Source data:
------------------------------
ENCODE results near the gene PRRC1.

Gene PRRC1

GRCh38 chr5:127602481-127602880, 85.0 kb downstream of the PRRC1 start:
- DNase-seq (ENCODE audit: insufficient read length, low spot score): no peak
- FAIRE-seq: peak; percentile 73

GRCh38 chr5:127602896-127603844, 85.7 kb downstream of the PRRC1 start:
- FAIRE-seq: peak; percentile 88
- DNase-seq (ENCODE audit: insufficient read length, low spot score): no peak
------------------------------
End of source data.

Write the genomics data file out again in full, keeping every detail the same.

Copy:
ENCODE results near the gene PRRC1.

Gene PRRC1

GRCh38 chr5:127602481-127602880, 85.0 kb downstream of the PRRC1 start:
- DNase-seq (ENCODE audit: insufficient read length, low spot score): no peak
- FAIRE-seq: peak; percentile 73

GRCh38 chr5:127602896-127603844, 85.7 kb downstream of the PRRC1 start:
- FAIRE-seq: peak; percentile 88
- DNase-seq (ENCODE audit: insufficient read length, low spot score): no peak